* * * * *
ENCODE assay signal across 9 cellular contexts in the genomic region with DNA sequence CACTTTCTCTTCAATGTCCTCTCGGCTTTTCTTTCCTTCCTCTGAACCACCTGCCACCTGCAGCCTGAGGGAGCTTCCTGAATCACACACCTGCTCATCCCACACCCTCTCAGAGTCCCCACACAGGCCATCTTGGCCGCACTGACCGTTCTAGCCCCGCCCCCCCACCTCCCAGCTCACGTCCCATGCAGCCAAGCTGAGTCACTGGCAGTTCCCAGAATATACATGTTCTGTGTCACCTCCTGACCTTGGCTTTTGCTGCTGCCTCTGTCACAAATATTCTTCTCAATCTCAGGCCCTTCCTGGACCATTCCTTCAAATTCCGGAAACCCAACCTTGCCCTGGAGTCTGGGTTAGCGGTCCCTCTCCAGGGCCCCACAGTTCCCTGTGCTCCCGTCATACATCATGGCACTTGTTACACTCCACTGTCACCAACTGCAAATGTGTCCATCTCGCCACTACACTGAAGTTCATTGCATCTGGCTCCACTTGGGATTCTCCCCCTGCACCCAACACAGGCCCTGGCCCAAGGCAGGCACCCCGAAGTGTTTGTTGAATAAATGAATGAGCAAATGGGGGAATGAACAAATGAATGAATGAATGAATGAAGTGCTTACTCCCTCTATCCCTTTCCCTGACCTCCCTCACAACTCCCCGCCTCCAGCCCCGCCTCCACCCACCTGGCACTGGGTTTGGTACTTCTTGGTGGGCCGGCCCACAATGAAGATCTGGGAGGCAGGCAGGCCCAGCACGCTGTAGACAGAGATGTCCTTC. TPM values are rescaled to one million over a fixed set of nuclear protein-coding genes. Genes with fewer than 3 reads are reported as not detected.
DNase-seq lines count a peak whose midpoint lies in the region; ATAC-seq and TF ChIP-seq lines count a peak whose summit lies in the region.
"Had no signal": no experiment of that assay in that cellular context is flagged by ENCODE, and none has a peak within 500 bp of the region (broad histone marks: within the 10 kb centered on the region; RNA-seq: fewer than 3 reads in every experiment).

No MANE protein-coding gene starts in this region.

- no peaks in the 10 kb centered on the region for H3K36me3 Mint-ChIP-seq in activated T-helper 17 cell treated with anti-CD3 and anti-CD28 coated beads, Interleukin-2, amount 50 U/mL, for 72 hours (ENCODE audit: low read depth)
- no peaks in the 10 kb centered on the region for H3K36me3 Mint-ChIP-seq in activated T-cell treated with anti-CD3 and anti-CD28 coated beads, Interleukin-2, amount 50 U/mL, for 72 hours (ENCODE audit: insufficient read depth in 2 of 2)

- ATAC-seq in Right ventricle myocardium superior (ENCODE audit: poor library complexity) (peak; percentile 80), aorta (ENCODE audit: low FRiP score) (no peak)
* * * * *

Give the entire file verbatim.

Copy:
ENCODE assay signal across 9 cellular contexts in the genomic region with DNA sequence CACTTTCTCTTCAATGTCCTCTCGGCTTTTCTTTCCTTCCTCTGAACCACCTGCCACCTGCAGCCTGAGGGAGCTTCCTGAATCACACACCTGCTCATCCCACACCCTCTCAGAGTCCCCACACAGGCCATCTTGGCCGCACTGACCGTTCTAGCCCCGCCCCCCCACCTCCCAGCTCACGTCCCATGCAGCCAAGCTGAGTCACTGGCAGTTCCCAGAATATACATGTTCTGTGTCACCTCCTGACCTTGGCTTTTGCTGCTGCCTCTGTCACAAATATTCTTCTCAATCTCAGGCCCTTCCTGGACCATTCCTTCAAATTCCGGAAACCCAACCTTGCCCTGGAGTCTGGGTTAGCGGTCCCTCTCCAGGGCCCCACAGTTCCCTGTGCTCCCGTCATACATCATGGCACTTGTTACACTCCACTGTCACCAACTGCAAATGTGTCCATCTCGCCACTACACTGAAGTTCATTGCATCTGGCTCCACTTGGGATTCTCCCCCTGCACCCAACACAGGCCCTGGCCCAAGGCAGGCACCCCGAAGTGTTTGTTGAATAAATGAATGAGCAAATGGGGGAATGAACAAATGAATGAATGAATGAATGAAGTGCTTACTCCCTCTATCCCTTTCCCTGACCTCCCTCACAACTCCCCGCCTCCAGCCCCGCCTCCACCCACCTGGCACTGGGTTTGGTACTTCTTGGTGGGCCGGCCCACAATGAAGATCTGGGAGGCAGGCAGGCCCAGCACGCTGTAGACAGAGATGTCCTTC. TPM values are rescaled to one million over a fixed set of nuclear protein-coding genes. Genes with fewer than 3 reads are reported as not detected.
DNase-seq lines count a peak whose midpoint lies in the region; ATAC-seq and TF ChIP-seq lines count a peak whose summit lies in the region.
"Had no signal": no experiment of that assay in that cellular context is flagged by ENCODE, and none has a peak within 500 bp of the region (broad histone marks: within the 10 kb centered on the region; RNA-seq: fewer than 3 reads in every experiment).

No MANE protein-coding gene starts in this region.

- no peaks in the 10 kb centered on the region for H3K36me3 Mint-ChIP-seq in activated T-helper 17 cell treated with anti-CD3 and anti-CD28 coated beads, Interleukin-2, amount 50 U/mL, for 72 hours (ENCODE audit: low read depth)
- no peaks in the 10 kb centered on the region for H3K36me3 Mint-ChIP-seq in activated T-cell treated with anti-CD3 and anti-CD28 coated beads, Interleukin-2, amount 50 U/mL, for 72 hours (ENCODE audit: insufficient read depth in 2 of 2)

- ATAC-seq in Right ventricle myocardium superior (ENCODE audit: poor library complexity) (peak; percentile 80), aorta (ENCODE audit: low FRiP score) (no peak)